New Delhi, July 22: The Centre is simplifying adoption guidelines with a stress on reducing delays for prospective parents and treating NRI couples on a par with others, minister Maneka Gandhi told Parliament today.
“Adoption guidelines are being simplified to minimise delays in the process,” the women and child development minister told the Lok Sabha in a written reply.
Among the key changes planned is one to link orphan/abandoned/surrendered children in all childcare institutions to the adoption system. The aim is to increase the availability of children for prospective parents.
The Centre also plans to end the system under which non-resident Indians lose out on a child available for adoption if another couple based in India applies.
The other revisions planned aim to slice red tape. “Reducing the time frame for completion of the home study report from two months to a month and simplification of the procedures for inter-country family/relative adoptions are some of the changes being contemplated,” Maneka said.
The “home study report” is prepared by a social worker who assesses conditions at the home of a prospective parent. “The report has to be submitted within two months of the application. We plan to cut that to a month,” said a ministry official.
Maneka, whose ministry is working towards fine-tuning the Juvenile Justice (JJ) Act with emphasis on adoption, has already written to adoption agencies in states, child welfare committee heads and judges not to delay the process. The minister’s intervention seems to have helped: of some 2,800 applications held up, 700 have been cleared after the letters were sent a month ago.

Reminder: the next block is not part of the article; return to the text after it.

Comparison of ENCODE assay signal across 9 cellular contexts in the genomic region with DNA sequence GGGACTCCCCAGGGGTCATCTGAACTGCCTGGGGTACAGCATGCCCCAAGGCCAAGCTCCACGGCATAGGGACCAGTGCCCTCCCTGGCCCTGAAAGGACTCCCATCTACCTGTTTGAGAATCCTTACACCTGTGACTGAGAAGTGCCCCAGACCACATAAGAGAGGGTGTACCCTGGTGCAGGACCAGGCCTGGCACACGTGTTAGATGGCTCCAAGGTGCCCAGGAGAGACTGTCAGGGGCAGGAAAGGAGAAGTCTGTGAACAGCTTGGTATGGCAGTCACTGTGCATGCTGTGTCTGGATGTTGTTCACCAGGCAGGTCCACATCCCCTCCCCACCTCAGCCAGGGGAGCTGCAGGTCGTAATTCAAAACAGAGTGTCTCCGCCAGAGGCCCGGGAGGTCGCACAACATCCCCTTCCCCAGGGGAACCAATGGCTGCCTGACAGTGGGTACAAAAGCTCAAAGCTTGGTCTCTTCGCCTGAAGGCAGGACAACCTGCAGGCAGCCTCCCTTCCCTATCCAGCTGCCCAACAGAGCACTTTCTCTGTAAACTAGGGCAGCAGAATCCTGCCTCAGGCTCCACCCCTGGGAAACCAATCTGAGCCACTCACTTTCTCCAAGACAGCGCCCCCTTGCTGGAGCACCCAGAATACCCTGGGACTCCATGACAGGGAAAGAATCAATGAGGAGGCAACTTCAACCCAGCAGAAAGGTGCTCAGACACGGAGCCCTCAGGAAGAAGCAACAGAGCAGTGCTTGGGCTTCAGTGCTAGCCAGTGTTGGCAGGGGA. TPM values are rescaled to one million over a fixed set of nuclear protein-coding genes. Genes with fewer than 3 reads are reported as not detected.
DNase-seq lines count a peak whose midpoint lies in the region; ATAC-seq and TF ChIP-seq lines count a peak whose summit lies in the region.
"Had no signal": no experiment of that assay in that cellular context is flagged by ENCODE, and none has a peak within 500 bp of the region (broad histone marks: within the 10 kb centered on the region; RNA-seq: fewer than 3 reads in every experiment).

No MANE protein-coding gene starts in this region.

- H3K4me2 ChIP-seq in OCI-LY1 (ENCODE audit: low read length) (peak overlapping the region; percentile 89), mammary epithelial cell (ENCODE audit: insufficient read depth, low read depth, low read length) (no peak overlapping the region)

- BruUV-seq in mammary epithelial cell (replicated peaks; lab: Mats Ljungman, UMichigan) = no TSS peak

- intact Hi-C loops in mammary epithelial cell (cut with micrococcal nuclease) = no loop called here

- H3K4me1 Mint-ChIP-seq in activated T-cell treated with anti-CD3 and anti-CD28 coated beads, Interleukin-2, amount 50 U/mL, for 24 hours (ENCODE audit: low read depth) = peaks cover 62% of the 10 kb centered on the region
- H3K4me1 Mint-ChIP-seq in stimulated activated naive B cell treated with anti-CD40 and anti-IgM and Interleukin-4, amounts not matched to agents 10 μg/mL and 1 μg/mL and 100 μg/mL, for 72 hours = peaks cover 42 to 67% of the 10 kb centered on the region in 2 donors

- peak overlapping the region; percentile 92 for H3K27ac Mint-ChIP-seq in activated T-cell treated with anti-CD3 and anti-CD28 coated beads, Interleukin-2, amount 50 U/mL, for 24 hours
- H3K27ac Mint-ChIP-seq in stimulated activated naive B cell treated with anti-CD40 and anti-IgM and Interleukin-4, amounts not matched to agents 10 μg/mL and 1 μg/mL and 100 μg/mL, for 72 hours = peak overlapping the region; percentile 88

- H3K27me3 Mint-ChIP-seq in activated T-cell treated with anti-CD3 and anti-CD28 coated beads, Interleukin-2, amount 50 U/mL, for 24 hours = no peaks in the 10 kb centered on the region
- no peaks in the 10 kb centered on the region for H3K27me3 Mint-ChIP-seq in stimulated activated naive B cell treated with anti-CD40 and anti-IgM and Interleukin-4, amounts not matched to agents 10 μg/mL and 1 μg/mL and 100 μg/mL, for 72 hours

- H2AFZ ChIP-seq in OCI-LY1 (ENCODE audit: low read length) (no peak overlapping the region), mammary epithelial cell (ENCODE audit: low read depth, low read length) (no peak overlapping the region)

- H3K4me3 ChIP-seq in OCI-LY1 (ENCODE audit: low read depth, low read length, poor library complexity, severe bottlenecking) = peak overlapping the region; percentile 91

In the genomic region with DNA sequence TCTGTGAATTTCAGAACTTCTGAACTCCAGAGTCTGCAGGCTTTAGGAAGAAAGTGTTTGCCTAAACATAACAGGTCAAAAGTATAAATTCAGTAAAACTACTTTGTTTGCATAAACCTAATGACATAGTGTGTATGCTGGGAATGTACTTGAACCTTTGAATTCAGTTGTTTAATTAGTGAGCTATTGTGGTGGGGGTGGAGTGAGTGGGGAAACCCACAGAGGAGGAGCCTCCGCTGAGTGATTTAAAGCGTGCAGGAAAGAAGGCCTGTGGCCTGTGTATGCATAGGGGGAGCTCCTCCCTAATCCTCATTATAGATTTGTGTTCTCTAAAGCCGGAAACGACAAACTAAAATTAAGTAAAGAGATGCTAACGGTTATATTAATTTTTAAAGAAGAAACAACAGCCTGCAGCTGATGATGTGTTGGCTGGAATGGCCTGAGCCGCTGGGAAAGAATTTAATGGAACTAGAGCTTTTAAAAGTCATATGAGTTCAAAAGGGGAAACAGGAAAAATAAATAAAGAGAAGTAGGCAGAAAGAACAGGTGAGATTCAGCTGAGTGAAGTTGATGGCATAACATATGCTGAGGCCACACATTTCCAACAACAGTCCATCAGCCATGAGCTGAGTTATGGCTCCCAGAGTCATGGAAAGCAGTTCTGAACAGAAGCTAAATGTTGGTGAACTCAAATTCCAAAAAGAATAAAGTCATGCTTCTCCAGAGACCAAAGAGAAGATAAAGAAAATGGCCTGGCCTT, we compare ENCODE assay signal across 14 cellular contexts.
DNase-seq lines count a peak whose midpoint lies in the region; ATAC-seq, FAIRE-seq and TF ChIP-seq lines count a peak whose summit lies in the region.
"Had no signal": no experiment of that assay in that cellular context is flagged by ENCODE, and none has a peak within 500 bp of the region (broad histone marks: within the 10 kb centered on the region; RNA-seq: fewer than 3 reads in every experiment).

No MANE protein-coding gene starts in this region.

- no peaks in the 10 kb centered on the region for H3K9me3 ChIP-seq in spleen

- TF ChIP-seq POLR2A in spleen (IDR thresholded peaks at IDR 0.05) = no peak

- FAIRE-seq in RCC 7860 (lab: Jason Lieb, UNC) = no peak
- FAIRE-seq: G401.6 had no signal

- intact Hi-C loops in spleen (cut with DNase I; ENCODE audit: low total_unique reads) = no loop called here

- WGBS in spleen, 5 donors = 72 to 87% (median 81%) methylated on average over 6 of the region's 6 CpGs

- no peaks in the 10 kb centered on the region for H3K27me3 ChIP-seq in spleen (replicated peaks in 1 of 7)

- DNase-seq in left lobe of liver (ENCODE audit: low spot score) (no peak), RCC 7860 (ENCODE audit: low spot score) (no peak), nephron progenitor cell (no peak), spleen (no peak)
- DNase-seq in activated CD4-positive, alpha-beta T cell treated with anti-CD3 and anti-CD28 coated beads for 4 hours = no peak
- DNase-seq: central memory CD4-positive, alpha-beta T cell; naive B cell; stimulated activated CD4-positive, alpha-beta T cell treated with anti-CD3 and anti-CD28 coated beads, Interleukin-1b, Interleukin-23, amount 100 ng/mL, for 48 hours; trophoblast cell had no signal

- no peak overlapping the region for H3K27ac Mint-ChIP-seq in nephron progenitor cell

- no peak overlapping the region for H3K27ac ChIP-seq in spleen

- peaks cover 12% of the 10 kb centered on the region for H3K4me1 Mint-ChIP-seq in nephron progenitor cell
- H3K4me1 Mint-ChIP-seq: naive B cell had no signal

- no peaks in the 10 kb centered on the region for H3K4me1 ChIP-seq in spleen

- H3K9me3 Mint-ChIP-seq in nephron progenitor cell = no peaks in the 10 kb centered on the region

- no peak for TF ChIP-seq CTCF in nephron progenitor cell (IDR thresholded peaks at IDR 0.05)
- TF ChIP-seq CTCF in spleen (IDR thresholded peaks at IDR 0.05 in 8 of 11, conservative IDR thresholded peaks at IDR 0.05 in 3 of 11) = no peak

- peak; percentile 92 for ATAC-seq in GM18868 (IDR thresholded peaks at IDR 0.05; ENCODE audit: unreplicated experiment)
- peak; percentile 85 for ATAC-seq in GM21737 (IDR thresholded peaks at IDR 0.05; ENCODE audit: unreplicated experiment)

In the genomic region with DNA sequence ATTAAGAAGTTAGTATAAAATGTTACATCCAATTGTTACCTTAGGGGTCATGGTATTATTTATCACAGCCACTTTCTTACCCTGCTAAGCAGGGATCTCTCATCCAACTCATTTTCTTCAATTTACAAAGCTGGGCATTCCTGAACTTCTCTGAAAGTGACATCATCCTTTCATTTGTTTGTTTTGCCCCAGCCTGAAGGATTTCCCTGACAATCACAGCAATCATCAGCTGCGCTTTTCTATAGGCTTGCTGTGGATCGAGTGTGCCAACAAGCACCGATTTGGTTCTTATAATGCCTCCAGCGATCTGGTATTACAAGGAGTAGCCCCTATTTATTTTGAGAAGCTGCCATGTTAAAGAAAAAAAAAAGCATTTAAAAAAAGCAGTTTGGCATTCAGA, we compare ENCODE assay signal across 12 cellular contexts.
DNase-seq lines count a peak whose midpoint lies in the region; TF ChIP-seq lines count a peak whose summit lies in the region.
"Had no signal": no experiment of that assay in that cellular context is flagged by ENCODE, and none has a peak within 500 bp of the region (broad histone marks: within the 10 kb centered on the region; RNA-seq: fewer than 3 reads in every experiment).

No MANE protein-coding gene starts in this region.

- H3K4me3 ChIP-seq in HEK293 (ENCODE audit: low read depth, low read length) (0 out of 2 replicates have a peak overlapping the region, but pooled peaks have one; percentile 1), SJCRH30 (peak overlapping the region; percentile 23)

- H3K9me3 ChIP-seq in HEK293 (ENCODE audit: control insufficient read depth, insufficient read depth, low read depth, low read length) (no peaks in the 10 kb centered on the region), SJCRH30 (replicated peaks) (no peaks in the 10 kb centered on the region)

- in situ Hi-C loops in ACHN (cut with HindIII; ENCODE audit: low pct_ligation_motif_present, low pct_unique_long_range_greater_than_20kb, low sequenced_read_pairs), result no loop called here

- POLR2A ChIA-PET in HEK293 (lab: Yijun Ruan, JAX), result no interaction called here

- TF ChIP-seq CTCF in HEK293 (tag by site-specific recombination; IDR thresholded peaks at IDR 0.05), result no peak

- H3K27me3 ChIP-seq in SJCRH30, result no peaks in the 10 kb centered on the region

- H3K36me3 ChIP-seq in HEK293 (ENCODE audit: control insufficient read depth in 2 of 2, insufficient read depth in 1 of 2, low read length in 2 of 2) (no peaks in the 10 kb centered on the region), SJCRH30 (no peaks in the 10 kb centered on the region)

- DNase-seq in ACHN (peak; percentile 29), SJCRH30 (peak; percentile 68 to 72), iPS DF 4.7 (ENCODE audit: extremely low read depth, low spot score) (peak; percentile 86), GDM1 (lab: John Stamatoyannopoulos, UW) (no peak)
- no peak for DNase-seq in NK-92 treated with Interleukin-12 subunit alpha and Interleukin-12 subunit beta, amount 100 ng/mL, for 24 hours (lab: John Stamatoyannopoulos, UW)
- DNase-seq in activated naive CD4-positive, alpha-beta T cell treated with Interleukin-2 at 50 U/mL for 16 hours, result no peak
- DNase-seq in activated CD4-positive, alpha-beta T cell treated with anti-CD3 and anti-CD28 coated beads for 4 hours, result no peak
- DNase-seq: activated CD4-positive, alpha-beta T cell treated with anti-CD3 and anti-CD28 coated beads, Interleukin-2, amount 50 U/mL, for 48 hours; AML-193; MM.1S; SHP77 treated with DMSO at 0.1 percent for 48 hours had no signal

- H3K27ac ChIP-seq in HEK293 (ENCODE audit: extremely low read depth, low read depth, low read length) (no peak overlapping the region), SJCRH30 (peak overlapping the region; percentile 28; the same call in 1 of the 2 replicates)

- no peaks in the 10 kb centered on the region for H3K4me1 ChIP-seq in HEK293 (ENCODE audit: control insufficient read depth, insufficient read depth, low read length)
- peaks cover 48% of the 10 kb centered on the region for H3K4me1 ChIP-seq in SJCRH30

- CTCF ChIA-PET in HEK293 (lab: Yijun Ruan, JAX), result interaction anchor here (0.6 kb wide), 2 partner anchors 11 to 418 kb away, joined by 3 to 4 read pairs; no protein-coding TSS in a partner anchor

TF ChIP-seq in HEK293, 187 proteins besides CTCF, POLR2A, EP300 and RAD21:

The revised guidelines, which sources said would be formally notified after the new JJ Act is passed by Parliament, will fix the waiting period for adoption at four months. It now stretches to a year.
Although Maneka’s reply did not offer more details, sources in her ministry said the new guidelines would also include directions to all agencies to get a “surrendered” child — one voluntarily given up by parents — available for adoption within a month. This period is two months now.
For abandoned children less than two years old, state child welfare committees have to declare them available for adoption within two months.
The ministry also intends to link the Central Adoption Research Agency (Cara) to all 400 adoption agencies in the country, seeking to fulfil a pledge made, but not kept, by the UPA government.
Cara, the Centre’s nodal agency for adoption, is linked to only 70 of the agencies at present.
The agencies will be linked among themselves too and with all childcare institutions. The measures seek to ensure the children find parents as quickly as possible.
Sources indicated that the guidelines would include a section on inter-country family adoptions enabling family members living abroad to easily adopt children of relatives in India.